Richard Tschernia Discusses the Different Types of Mortgages: Fixed Rate, Adjustable Rate,...

Richard Tschernia Discusses the Different Types of Mortgages: Fixed Rate, Adjustable Rate, and More

Richard Tschernia

Richard Tschernia is a Senior VP Affinity Lending who assists individuals in receiving affordable home mortgage rates. In the following article, Richard Tschernia discusses the various types of mortgage loans available, and why a standard rate mortgage may not work for every client.

Anyone who buys a home or property will likely have to take out a loan in the form of a mortgage. Mortgages can be complex and difficult for the general homeowner to understand.

The three main types of mortgages are fixed-rate mortgages, adjustable-rate mortgages, and conventional mortgages. A fixed-rate mortgage is a loan that will be associated with a single interest rate for its entire duration. Adjustable-rate mortgages will have an interest rate that fluctuates with the market. Conventional mortgages are loans that are acquired from a private lender.

Below, Richard Tschernia dives into the details of these three types of mortgages, and reviews the benefits of each helping potential homeowners decipher the terms and understand which option is best for their situation.

Types of Mortgages

An understanding of the different mortgage types is an excellent way for first-time homebuyers to choose the best option for their financial circumstances and future plans for the property. Let’s take a look at the three most popular options, including a fixed-rate mortgage, a conventional mortgage, and an adjustable-rate mortgage, below.

Fixed Rate Mortgage

Richard Tschernia says that a fixed-rate mortgage is a type of loan that is associated with a fixed interest rate, meaning the rate does not change at all throughout the course of the loan period. The terms for this mortgage type are incredibly consistent from one lender to another, and usually last for 15 or 30 years.

This loan is ideal for homebuyers that want a predictable and consistent monthly payment amount. This is a common choice when homebuyers are already pushing the top end of their budget for home expenses and can’t afford to pay more if the market were to suddenly change.

The main benefit of this mortgage is the ease of budgeting, understanding that the monthly payment will be the same no matter the market, throughout the length of the loan. Richard Tschernia explains that as the years pass, the homeowner will begin paying more of the principal amount and less in interest (since there is less interest accruing as the principal is paid off), but the overall payment each month will never change.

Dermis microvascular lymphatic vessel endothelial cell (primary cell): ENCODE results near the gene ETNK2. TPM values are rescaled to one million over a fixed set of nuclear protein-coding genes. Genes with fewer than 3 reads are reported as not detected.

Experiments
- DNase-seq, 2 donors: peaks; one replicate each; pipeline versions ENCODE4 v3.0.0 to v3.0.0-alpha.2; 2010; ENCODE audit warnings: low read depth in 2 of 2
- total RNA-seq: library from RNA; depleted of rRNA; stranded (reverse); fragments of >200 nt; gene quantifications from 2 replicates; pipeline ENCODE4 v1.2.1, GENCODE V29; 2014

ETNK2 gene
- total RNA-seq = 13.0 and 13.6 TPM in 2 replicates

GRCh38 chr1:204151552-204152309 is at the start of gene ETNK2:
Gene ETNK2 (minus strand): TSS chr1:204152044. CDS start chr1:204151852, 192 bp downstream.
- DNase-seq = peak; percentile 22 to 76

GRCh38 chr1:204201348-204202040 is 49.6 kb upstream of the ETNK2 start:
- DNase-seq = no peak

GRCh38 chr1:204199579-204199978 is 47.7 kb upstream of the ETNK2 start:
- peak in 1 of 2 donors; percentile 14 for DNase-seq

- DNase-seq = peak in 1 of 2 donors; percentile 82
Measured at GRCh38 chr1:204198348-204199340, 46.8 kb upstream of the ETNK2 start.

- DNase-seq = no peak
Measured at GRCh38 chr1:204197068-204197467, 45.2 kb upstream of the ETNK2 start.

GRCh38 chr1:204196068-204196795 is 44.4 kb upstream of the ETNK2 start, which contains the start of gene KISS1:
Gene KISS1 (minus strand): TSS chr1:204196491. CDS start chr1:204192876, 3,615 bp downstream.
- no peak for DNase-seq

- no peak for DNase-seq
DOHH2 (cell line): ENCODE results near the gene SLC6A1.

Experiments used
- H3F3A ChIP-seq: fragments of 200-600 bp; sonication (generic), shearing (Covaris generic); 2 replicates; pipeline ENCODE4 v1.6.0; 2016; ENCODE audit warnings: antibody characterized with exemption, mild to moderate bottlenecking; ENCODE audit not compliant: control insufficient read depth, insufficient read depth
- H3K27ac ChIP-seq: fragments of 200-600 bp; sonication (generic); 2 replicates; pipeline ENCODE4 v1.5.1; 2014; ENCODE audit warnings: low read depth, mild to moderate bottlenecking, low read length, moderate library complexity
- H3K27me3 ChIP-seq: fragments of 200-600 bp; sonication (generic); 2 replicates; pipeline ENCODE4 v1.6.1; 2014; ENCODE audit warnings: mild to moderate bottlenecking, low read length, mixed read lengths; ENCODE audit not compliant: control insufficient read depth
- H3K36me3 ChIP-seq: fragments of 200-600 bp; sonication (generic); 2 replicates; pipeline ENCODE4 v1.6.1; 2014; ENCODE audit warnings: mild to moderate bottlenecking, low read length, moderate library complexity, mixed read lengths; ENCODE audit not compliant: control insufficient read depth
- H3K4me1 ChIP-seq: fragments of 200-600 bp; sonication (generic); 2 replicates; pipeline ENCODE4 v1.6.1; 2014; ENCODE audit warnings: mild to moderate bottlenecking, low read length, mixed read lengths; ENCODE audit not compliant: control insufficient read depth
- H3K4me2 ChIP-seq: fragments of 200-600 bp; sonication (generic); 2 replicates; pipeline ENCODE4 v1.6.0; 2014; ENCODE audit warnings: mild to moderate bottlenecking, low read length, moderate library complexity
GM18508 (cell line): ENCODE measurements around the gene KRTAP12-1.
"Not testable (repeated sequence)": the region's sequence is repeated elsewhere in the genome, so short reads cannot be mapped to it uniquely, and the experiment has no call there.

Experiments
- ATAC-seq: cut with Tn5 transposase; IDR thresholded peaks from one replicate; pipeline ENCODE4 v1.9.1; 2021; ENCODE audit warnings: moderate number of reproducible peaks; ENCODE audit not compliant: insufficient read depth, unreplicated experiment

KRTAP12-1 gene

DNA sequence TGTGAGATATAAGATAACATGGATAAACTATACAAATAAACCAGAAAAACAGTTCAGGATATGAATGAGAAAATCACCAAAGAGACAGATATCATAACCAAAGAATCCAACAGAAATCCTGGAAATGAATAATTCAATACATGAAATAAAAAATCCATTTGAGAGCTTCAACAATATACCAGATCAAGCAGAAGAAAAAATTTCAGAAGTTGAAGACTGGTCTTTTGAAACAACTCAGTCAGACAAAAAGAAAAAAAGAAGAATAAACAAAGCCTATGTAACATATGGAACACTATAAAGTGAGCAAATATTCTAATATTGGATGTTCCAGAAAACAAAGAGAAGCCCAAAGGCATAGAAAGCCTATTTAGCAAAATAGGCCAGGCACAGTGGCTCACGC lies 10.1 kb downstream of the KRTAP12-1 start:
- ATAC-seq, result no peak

These mortgages are best for home buyers that plan to stay in the home for at least 5 years and secure a low interest rate. Obtaining a fixed loan when the interest rate is high would require refinancing when the market changes in order to take advantage of a lower interest rate.

Conventional Mortgage

Richard Tschernia reports that a conventional mortgage is any mortgage that is not offered by a government entity. These loans come instead from a private lender. With this loan, the long-term borrowing costs are lower and there is more flexibility in the terms. Conventional mortgages almost always have a fixed interest rate.

The other main benefit of this type of mortgage is that mortgage insurance won’t be required after a certain milestone; this can translate to some big savings. After reaching 20% equity, the homebuyer can request that the lender cancels their PMI (private mortgage insurance). Plus, if the homebuyer can pay a down payment of 20%, they won’t ever have to think about PMI at all.

Richard Tschernia says that an excellent credit score and a significant down payment are the best pairings for this mortgage rate. However, the option is there to pay as little as 3% down for a new home as long as the qualifying conditions are met.

Richard TscherniaAdjustable Rate Mortgage

An adjustable-rate mortgage is a loan type with a fluctuating interest rate. As the housing market changes, the amount of interest paid each month will also change accordingly. Sometimes this will result in smaller payments, but other times, the monthly mortgage payment will be more expensive.

Richard Tschernia explains that adjustable rate mortgages are best for people that won’t be staying in the home longer than 7 years. In the short term, an adjustable-rate mortgage can end up saving the homeowner some money, since the starting interest rate will be lower than the average fixed rate at the time and will be guaranteed for a period between one month to as many as ten years.

Adjustable-rate mortgages are much more complex and unpredictable over time when compared to fixed-rate mortgages, but they can be highly beneficial in the short term.

Final Thoughts

Just like anything else in life, Richard Tschernia says that there are advantages and drawbacks to every mortgage option. When a homebuyer understands their financials and is aware of their long-term goals for the property, they will be able to choose the best fit when it comes to their mortgage.